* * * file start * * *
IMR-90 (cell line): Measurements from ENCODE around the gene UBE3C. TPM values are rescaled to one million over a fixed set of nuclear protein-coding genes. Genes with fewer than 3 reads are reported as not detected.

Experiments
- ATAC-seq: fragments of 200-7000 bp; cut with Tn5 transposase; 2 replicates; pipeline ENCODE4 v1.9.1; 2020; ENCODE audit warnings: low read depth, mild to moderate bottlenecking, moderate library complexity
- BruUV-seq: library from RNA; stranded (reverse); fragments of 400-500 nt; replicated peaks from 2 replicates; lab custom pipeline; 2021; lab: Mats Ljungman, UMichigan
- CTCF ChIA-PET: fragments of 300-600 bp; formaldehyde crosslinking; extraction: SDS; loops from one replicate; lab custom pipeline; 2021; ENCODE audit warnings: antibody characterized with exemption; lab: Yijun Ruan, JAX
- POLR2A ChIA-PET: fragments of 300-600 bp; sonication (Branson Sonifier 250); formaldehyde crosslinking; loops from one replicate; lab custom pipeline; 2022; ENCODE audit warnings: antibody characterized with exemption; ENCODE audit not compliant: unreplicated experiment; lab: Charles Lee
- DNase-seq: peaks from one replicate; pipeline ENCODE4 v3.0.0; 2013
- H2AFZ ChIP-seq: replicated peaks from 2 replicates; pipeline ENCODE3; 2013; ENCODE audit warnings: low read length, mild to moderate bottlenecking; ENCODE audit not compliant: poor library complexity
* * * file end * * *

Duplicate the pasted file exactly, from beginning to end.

IMR-90 (cell line): Measurements from ENCODE around the gene UBE3C. TPM values are rescaled to one million over a fixed set of nuclear protein-coding genes. Genes with fewer than 3 reads are reported as not detected.

Experiments
- ATAC-seq: fragments of 200-7000 bp; cut with Tn5 transposase; 2 replicates; pipeline ENCODE4 v1.9.1; 2020; ENCODE audit warnings: low read depth, mild to moderate bottlenecking, moderate library complexity
- BruUV-seq: library from RNA; stranded (reverse); fragments of 400-500 nt; replicated peaks from 2 replicates; lab custom pipeline; 2021; lab: Mats Ljungman, UMichigan
- CTCF ChIA-PET: fragments of 300-600 bp; formaldehyde crosslinking; extraction: SDS; loops from one replicate; lab custom pipeline; 2021; ENCODE audit warnings: antibody characterized with exemption; lab: Yijun Ruan, JAX
- POLR2A ChIA-PET: fragments of 300-600 bp; sonication (Branson Sonifier 250); formaldehyde crosslinking; loops from one replicate; lab custom pipeline; 2022; ENCODE audit warnings: antibody characterized with exemption; ENCODE audit not compliant: unreplicated experiment; lab: Charles Lee
- DNase-seq: peaks from one replicate; pipeline ENCODE4 v3.0.0; 2013
- H2AFZ ChIP-seq: replicated peaks from 2 replicates; pipeline ENCODE3; 2013; ENCODE audit warnings: low read length, mild to moderate bottlenecking; ENCODE audit not compliant: poor library complexity